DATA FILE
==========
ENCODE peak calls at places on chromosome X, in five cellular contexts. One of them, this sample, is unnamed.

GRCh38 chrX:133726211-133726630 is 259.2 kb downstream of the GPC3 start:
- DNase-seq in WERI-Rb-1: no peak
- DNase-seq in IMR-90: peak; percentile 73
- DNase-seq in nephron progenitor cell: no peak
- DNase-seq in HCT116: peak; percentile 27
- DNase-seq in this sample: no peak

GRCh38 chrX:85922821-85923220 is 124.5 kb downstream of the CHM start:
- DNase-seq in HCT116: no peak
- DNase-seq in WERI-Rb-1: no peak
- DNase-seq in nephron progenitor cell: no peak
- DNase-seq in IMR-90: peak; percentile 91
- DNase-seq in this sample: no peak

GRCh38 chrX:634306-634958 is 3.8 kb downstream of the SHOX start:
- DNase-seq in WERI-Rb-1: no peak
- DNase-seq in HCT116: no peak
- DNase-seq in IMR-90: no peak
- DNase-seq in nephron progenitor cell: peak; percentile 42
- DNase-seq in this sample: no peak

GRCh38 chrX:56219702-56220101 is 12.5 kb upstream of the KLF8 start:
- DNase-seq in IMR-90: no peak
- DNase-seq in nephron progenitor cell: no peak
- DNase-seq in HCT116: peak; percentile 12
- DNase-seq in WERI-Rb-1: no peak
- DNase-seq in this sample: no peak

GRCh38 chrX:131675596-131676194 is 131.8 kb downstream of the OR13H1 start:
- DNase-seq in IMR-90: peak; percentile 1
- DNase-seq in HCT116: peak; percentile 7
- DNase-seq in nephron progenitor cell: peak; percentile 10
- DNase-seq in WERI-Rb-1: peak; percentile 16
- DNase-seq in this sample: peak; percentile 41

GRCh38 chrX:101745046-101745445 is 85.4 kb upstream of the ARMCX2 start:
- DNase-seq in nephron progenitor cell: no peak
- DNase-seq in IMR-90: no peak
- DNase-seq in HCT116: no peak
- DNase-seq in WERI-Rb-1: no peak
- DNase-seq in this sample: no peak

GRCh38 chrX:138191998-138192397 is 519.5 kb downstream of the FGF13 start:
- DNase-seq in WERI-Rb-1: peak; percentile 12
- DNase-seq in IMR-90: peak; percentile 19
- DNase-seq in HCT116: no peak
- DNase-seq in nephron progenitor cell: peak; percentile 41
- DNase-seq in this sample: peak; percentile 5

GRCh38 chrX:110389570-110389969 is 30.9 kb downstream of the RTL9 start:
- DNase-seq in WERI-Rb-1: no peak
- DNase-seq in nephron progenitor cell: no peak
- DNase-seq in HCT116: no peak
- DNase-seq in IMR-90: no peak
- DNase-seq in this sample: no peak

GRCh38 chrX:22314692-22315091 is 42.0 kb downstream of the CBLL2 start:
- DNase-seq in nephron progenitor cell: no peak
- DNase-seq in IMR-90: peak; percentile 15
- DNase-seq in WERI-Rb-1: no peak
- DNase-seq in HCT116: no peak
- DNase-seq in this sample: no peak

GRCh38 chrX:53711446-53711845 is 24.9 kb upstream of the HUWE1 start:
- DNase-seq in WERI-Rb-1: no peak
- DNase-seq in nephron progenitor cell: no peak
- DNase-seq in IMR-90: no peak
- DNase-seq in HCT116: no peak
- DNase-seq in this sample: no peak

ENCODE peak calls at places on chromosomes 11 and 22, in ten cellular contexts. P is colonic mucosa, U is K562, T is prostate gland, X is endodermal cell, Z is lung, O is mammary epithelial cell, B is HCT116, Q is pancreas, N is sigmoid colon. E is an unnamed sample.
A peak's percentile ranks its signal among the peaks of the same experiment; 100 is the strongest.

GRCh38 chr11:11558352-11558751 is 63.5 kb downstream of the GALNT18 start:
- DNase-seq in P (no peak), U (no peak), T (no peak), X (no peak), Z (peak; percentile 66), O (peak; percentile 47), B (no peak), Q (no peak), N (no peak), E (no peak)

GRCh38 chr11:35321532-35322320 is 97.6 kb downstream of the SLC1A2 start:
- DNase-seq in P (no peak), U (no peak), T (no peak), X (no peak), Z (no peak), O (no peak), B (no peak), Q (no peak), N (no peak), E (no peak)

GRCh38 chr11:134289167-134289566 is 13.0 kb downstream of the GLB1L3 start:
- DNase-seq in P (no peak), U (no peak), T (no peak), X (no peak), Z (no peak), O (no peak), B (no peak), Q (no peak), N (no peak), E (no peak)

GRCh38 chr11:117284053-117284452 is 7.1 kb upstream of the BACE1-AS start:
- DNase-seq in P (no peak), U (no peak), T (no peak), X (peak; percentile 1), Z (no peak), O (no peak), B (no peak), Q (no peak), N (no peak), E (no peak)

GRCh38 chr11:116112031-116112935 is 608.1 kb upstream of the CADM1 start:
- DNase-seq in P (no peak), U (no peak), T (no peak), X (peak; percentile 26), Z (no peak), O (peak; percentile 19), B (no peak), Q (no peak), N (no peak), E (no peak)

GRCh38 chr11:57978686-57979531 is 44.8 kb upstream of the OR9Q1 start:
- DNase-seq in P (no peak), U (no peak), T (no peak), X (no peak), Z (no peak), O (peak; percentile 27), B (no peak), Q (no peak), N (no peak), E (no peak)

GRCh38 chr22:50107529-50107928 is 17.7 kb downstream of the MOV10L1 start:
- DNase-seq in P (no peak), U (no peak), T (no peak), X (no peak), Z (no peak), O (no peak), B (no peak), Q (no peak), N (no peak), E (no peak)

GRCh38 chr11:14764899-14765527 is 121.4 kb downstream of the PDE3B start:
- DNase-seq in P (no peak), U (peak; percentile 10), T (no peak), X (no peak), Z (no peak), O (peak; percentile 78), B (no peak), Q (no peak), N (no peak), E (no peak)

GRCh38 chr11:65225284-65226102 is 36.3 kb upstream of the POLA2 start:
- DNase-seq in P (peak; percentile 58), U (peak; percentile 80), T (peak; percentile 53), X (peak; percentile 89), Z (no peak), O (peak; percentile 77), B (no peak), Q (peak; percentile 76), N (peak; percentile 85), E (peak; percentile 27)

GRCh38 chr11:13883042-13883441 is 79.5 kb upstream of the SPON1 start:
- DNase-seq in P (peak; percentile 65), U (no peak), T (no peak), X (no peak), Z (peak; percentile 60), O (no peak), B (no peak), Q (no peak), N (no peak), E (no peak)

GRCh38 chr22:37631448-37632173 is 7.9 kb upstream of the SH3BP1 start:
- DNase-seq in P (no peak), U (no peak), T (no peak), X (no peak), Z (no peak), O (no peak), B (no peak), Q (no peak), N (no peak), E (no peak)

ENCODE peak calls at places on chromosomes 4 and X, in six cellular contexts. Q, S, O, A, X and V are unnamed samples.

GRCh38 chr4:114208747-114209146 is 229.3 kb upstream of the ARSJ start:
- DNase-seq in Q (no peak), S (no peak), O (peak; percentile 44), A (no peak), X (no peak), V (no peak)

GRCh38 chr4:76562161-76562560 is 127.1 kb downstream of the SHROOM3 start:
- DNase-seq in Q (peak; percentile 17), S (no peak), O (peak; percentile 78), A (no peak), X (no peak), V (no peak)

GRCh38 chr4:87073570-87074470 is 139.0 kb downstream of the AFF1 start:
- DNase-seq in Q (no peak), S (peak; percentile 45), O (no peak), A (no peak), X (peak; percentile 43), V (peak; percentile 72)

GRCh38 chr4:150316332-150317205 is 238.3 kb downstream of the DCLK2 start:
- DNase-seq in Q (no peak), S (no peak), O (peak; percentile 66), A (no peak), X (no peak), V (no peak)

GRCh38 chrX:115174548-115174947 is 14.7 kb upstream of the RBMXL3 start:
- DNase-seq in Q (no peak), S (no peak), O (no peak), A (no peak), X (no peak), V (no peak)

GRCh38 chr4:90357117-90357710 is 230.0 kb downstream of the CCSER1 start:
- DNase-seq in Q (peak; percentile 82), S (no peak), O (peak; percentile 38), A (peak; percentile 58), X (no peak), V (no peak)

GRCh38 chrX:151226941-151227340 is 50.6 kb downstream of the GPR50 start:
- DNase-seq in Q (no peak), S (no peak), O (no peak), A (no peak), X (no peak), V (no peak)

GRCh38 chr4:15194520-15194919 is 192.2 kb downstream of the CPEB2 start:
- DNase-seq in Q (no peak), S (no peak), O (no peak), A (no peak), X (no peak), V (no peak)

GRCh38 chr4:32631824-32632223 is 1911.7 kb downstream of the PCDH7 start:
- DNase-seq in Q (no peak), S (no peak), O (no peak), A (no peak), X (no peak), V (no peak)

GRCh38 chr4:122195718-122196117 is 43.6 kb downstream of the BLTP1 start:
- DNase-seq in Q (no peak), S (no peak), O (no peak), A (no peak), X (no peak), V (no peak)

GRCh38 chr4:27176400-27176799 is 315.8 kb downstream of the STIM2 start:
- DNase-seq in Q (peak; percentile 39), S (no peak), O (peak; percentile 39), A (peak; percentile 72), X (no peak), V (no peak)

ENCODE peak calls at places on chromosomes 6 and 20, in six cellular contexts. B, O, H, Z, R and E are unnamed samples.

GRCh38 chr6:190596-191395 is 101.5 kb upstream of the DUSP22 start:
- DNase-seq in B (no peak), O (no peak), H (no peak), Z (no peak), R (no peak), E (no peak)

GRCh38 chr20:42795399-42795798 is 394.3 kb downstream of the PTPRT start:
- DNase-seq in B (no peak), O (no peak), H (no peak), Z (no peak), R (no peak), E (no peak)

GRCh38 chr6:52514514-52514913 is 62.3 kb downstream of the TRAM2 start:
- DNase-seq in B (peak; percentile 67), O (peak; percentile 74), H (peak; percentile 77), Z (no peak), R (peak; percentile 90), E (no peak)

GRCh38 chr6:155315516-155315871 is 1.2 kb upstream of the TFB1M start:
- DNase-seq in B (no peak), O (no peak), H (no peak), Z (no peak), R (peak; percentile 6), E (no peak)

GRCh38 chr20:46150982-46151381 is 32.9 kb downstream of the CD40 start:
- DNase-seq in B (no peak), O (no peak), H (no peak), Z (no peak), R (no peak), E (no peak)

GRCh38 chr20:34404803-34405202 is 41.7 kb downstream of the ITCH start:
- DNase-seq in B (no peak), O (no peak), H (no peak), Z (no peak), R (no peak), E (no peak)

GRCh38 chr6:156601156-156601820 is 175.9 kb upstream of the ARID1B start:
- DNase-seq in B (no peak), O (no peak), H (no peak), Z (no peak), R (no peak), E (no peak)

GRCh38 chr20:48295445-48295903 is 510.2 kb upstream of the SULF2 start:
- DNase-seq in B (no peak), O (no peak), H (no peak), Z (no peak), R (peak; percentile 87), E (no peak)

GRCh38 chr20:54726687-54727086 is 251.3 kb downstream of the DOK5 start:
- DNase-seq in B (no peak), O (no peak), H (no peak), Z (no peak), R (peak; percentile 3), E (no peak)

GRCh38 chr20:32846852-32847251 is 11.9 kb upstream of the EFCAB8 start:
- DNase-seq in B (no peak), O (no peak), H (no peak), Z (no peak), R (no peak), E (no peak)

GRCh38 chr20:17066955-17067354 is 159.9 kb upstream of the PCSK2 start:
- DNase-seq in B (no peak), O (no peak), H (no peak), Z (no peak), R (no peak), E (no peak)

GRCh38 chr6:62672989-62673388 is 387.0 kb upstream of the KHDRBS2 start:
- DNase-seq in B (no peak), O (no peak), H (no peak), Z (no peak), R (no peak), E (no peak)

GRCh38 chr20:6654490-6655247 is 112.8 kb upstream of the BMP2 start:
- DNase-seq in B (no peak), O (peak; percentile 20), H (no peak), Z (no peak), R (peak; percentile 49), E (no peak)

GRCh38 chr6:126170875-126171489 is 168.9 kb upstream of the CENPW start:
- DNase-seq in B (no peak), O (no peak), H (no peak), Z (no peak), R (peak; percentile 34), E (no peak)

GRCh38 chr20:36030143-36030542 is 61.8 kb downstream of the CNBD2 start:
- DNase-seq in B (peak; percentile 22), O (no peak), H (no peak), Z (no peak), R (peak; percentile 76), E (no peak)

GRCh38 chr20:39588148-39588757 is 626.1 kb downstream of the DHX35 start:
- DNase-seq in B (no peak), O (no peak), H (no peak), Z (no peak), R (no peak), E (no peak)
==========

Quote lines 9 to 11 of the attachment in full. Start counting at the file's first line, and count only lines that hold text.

- DNase-seq in HCT116: no peak
- DNase-seq in WERI-Rb-1: no peak
- DNase-seq in nephron progenitor cell: no peak